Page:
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Script has some bugs
Authored by: Jayce on Mar 12, '02 01:17:34AM

There is some problems in the script :
- The use of cp instead of ditto implies losing resource-forks.
- the SIZE calculated from the size of the folder is not good. SIZE must be the size of the folder + x Mo. The more the folder is big, the more x must be big. (it's for catalog informations).
- The name of the disk linked to the dmg is not always $VOL. The only sure way to get the name of the volume is to use the -verbose option of hdiutil and to grep the result.



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Script has some bugs
Authored by: sharumpe on Mar 12, '02 11:31:30AM

Good point (both of you) about ditto - I will hem/haw a bit by saying that I didn't write the original. ;)

However, in looking at the ditto man page to try to use it instead, it looks like it has to be run as root. I don't want to be responsible for people who don't normally use root enabling it just for this. ;) If you know enough to use root safely, you can make the change from cp to ditto. Here's my compromise: NOTE: THIS DOES NOT COPY RESOURCE FORKS! <grin>

As far as the size goes, right now it takes the size reported by du -sk. I get what you're saying (before it had a static 5MB size) but I'm not aware of a command that will give me that information. We're probably stuck with a guesstimate. I've increased the 'fudge factor,' currently at 1MB, to 3MB in my copy.

It took me a bit to figure out what you were getting at with $VOL, but if I understand correctly, the reason that $VOL will not always be correct is that the system will sometimes give you foo-1 if foo is already mounted, correct? In that case, how do you know which one you want? It could be the last one, but that's not necessarily going to be the case. :)

In any case, the script is a good starting point, and illustrates one of the cool things that can happen when you bring Unix to the Mac OS.

Mr. Sharumpe



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Script has some bugs
Authored by: a1291762 on Mar 12, '02 04:55:20PM

Ditto has to run as root?

Is it a simple Unix executable?

You could do this to make it run as root easily:
sudo chown root.admin ditto
sudo chmod 4755 ditto

This makes it owned by root and group admin. The 4755 makes it setuid and executable. Thus anyone can run it *without* having to use sudo and it will automatically gain root privilages.

I'll go look at the ditto page and suggest this to the author I think...



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D'oh!
Authored by: a1291762 on Mar 12, '02 05:27:30PM

D'oh! I just looked at an OS X system...

I didn't realise ditto was an Apple supplied command :)

I just tried the setuid bit and it works except for one small thing... It creates the destination file as root.

So if you do "ditto foo bar" then bar is owned by root and you'll need to sudo chown <yourname>.[admin|staff] and possibly reset the permissions on it.

Oh well... maybe a wrapper program could sort that out...



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Script has some bugs
Authored by: sharumpe on Mar 13, '02 01:34:41AM

It is generally a bad idea to run anything as root, and even less of a good idea to set programs to setuid. If the program turns out to have some sort of problem, it may become possible to gain root access.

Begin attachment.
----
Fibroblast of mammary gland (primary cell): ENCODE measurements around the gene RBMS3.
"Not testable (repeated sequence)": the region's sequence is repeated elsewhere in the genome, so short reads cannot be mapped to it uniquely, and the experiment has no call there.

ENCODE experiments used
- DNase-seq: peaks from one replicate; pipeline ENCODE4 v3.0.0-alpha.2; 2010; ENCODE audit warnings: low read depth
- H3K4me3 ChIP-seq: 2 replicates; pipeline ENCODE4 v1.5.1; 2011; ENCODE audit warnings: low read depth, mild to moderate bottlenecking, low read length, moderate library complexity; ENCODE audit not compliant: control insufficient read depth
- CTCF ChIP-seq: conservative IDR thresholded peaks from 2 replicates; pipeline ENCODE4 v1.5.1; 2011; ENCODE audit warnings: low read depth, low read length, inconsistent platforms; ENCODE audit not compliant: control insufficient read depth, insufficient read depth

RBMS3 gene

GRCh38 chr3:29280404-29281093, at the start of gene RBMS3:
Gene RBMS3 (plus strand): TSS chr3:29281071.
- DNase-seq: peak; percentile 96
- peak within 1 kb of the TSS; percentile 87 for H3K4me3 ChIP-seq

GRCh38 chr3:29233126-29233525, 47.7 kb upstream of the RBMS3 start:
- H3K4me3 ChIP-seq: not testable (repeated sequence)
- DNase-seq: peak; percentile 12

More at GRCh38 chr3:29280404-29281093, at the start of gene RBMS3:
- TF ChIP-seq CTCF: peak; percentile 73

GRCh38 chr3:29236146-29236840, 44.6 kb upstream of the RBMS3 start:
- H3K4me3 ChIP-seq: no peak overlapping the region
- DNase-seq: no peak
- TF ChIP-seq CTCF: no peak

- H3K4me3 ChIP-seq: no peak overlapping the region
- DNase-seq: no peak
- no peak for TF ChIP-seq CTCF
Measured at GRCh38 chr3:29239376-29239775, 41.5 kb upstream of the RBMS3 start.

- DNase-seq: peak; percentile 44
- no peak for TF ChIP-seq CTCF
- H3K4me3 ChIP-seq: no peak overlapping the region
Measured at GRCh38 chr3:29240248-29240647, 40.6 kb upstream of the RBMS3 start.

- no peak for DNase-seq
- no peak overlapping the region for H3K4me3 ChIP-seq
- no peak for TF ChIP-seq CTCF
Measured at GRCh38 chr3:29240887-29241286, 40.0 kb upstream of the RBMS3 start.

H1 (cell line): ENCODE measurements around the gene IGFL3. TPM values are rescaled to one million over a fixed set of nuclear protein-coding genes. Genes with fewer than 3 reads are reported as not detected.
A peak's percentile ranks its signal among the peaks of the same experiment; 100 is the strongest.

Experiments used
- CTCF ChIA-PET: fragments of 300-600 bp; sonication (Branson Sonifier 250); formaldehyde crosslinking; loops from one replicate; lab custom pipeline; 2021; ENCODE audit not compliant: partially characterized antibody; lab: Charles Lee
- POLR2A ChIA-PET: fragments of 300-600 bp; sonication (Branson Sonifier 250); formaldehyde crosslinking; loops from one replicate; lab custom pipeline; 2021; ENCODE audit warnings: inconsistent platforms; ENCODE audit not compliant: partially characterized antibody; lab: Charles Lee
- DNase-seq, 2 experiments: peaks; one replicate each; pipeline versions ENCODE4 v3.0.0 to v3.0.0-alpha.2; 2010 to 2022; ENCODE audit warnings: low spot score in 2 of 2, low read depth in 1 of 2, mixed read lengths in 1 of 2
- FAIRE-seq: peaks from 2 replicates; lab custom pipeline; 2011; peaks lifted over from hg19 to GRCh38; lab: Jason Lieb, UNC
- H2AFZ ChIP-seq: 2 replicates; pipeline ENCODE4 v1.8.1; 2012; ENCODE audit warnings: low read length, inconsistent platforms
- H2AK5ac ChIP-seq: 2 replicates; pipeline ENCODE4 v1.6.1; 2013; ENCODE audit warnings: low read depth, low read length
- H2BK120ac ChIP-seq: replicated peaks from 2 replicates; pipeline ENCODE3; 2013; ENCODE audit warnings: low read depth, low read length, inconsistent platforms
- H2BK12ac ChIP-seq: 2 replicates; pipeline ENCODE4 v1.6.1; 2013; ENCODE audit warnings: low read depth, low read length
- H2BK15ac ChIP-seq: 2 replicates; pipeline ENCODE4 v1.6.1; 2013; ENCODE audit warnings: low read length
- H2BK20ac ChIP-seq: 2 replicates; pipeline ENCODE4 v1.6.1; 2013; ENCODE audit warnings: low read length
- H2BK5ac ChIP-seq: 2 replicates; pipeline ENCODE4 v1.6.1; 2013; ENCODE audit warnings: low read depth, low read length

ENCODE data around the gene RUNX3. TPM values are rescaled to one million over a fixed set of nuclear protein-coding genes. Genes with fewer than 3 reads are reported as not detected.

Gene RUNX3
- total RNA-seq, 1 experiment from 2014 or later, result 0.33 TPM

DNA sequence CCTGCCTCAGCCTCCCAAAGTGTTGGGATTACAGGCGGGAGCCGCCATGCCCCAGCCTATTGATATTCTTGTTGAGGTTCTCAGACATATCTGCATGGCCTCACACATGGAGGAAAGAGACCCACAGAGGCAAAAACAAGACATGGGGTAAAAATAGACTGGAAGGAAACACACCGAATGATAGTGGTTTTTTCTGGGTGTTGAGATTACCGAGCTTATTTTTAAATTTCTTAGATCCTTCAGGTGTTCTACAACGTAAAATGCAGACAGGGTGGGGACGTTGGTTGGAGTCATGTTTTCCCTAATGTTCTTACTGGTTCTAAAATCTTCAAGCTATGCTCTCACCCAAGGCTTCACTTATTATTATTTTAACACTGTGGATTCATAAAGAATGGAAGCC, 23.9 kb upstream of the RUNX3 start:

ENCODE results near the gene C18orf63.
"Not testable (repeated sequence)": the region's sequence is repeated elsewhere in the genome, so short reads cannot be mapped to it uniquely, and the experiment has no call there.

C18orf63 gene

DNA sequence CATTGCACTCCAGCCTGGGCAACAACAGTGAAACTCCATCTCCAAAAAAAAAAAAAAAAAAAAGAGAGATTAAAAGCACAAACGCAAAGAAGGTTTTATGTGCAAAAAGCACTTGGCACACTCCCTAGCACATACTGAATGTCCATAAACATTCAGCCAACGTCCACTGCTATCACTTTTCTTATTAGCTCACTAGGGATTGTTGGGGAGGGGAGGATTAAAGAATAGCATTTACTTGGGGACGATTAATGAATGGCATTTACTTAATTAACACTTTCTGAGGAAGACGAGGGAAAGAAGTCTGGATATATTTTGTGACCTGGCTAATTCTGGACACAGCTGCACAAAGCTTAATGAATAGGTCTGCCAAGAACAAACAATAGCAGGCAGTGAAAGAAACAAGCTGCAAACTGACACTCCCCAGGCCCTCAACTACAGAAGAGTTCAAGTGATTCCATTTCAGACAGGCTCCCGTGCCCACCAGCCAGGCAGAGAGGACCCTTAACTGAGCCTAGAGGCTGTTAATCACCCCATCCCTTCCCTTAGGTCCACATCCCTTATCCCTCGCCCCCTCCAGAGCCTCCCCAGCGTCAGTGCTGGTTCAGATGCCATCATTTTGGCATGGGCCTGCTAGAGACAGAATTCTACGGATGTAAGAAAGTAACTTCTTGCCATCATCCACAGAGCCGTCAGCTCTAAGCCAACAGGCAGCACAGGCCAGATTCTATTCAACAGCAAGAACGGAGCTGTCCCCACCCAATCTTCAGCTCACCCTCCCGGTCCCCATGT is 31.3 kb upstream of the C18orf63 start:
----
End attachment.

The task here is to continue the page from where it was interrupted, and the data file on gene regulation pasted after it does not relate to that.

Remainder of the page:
Not to mention, of course, little things like the fact that the files are created as root. cp has a flag that maintains permissions, I wonder if ditto does?

Mr. Sharumpe



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Ditto does _not_ have to run as root
Authored by: sabi on Mar 13, '02 03:54:51AM

The man page is out of date. I've reported this bug (such as it is) to
Apple, they've fixed it already.

Ditto is a wonderful tool since it's the only one that supports
duplicating including metadata, preserving modification dates,
symbolic links, etc. It cuts across the Mac and Unix sides perfectly.



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Script has some bugs
Authored by: Jayce on Mar 17, '02 01:48:05AM

>However, in looking at the ditto man page to try to use it instead, it looks >like it has to be run as root.

You didn't need root privileges to use ditto... You only need root privileges to copy the system tree...

>As far as the size goes, right now it takes the size reported by du -sk. I get >what you're saying (before it had a static 5MB size) but I'm not aware of a >command that will give me that information. We're probably stuck with a >guesstimate. I've increased the 'fudge factor,' currently at 1MB, to 3MB in my >copy.

I had a problem with this with a script of mine... And, the only solution I had found is to make my diskimage 20% larger of my folder... Here is the command :
sudo hdiutil create -sectors $(expr $(echo $(sudo du -sHx "$Folder")|cut -f1 -d' ') * 12 / 10) $ImageFile

>It took me a bit to figure out what you were getting at with $VOL, but if I >understand correctly, the reason that $VOL will not always be correct is that >the system will sometimes give you foo-1 if foo is already mounted, correct? In >that case, how do you know which one you want? It could be the last one, but >that's not necessarily going to be the case. :)

The only way is to use hdiutil to mount the image :
MOUNT_POINT=$(sudo hdiutil mount -verbose $ImageFile | grep "/Volumes" |sed -e "s#</{0,1}string>##g")

>In any case, the script is a good starting point, and illustrates one of the >cool things that can happen when you bring Unix to the Mac OS.

Sure, it is a good start...



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